Copy of `Creating a comic - Comedic terms`

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Creating a comic - Comedic terms
Category: Arts > Comedy
Date & country: 20/10/2015, US
Words: 25

A comic’s current body of work on stage, comprised of various Bits (see below). `I used to be really crazy on stage, but my act these days is a lot more observational.”

When a comedian physically acts out a joke, typically with exaggerated body motions and gestures. Dane Cook is especially well-known for these nowadays. `The story about my prostate exam only started getting laughs when I made it into an act-out.”

A joke or, more often, a series of related jokes. `His bit about jogging killed, but the doctor’s office bit was too long—it definitely needs some more polishing.”

Dirty jokes and other adult-themed material, most obviously characterized by curse words (obligatory NSFW Carlin link) but sometimes used to mean anything with an `R” rating that couldn’t be said at a school or on network TV. See also ‘Clean,’ below. `His act is absolutely brilliant, but it’s way too blue for him to ever get booked on Late Night.”

Sucked, failed, stunk up the joint. `I had the worst set of my life—absolutely bombed it. The audience had torches and pitchforks.”

The person who schedules comics for a specific room, typically a venue manager or owner. `The booker at that club prefers to book clean acts.”

A set that gets canceled, usually do to time constraints. `I was scheduled to feature last night, but got bumped when a famous headliner dropped by to do some new material.”

A punchline that refers, or `calls back,” to a joke or premise from earlier in the performance (as opposed to a tag, which is a consecutive punchline within the same premise). One of the most reliable comedy tricks, a callback can elevate a marginal joke to legendary. `And then he closed strong by tying it all together with a callback to his opening joke about lupus.”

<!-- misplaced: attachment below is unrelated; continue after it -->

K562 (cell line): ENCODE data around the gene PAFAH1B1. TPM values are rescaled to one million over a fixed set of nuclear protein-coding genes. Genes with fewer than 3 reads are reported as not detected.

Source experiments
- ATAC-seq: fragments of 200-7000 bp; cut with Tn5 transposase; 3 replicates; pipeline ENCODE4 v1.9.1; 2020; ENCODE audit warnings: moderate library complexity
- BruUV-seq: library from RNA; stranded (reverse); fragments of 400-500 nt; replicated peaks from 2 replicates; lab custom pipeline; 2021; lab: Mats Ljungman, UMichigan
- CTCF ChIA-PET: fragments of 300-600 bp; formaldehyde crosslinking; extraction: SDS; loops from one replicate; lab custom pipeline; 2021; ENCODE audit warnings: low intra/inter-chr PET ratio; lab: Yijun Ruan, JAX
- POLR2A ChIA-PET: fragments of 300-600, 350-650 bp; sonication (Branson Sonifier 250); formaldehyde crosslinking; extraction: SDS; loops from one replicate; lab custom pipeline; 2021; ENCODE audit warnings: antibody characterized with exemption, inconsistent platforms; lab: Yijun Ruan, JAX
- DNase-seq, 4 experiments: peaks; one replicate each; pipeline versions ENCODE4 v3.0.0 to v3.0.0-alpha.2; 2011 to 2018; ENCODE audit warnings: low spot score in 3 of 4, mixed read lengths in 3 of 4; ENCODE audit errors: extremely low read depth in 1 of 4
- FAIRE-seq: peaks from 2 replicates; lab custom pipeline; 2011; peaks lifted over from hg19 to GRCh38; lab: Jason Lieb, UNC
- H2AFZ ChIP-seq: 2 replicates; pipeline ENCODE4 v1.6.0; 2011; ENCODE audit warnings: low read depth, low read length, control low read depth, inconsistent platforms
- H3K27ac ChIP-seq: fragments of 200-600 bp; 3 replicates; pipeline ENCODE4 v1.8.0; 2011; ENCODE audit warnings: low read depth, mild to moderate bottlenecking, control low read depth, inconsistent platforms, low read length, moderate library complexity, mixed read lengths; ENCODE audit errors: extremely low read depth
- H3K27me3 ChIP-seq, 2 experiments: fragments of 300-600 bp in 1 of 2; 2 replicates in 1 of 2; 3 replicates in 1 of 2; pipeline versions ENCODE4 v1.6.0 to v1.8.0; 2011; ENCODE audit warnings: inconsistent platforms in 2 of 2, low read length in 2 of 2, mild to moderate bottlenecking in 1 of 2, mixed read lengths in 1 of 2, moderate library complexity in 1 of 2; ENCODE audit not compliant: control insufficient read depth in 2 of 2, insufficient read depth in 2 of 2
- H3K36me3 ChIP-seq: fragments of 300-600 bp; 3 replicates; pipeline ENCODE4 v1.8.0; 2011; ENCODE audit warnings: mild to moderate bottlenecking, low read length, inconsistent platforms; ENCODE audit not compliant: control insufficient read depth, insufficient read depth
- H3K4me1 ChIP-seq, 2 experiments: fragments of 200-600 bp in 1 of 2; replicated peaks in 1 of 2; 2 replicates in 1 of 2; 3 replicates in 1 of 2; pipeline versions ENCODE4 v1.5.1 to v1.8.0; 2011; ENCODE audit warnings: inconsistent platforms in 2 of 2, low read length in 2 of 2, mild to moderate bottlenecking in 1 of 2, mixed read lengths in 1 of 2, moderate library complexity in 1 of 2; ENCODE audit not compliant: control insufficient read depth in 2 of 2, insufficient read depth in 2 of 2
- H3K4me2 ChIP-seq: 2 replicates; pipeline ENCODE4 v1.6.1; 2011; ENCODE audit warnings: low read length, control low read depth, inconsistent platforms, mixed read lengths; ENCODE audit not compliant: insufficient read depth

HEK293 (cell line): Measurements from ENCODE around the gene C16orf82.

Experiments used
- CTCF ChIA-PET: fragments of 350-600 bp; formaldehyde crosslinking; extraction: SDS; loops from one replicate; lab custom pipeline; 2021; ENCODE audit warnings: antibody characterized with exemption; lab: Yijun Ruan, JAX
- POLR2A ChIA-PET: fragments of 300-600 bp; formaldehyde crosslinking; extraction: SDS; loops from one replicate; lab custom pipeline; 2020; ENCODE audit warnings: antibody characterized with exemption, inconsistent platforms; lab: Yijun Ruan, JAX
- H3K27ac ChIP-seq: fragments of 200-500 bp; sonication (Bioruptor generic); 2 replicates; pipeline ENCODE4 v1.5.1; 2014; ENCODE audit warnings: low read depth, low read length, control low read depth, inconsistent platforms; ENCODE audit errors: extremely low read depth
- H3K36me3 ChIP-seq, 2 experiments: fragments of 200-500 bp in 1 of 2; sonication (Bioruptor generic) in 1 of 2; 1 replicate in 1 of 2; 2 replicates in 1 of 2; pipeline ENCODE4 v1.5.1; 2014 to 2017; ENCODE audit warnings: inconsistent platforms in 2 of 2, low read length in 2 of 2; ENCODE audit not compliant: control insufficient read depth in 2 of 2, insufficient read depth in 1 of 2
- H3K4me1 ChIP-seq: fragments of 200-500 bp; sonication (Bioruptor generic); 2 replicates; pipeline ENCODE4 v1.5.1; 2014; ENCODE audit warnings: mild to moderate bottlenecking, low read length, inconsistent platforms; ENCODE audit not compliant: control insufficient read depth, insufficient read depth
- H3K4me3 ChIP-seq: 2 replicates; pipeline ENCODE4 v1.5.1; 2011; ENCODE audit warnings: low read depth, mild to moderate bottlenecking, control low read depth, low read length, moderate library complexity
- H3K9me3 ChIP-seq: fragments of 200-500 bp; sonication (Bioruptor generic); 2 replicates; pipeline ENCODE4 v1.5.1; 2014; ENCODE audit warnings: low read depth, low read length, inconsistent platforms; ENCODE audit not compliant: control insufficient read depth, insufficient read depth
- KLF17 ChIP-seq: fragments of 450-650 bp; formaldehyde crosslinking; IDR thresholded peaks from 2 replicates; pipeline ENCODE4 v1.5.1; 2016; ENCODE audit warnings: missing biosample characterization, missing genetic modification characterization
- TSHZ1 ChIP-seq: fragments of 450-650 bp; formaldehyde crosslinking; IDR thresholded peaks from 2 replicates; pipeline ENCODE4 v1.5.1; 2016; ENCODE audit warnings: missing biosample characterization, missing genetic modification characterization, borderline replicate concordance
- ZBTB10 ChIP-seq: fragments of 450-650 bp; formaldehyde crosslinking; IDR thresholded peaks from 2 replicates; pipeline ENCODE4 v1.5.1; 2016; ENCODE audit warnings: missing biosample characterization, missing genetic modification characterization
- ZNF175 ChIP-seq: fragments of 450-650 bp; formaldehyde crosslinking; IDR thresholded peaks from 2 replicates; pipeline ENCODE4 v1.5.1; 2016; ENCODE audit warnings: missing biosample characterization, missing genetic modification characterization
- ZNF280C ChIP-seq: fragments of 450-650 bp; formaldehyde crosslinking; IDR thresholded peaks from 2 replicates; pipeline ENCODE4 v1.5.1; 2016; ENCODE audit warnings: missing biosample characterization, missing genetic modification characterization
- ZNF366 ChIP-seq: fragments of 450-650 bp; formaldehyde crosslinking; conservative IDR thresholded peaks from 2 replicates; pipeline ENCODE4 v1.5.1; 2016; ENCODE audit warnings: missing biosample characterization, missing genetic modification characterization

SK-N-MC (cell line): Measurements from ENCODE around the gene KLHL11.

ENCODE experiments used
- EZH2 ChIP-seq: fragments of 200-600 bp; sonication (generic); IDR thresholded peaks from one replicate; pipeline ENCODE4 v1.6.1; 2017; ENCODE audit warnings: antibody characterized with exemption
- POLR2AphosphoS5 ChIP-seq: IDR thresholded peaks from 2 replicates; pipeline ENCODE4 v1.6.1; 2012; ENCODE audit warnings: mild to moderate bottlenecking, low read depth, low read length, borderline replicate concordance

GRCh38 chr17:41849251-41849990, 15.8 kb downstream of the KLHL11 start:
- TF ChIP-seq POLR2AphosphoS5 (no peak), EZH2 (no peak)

The inverse of `Blue,” above. A comic can technically be considered `clean” if he avoids cursing; `squeaky clean” material eschews ribald or shocking topics of any kind. Saying `cock” is definitely blue (rated R); saying `masturbate” and making the wank motion is technically clean, but blue-tinged (rated PG-13); avoiding the subject of one’s dong entirely is squeaky clean (rated G). `I have an opportunity to work a cruise ship this summer, if I can show that I have an hour of clean material.”

A comic’s final bit (see above). Since the idea is to leave the audience wanting more, this will usually be their best (or signature) material. `My jokes about aliens are getting huge laughs lately, so I’m thinking of making it my closer.” Alternately, can also refer to the Headliner, the comic who `closes” the show.

Crowd Work
When a comic interacts with the audience. Often done to heighten the sense of improvisation, or simply kill some time. Can be the best part of a set when done well. `Comics from the UK, like Jimmy Carr and Dara O’Briain, tend to be superb at crowd work and incorporate a lot of it in their act.”

see `Bombed,” above.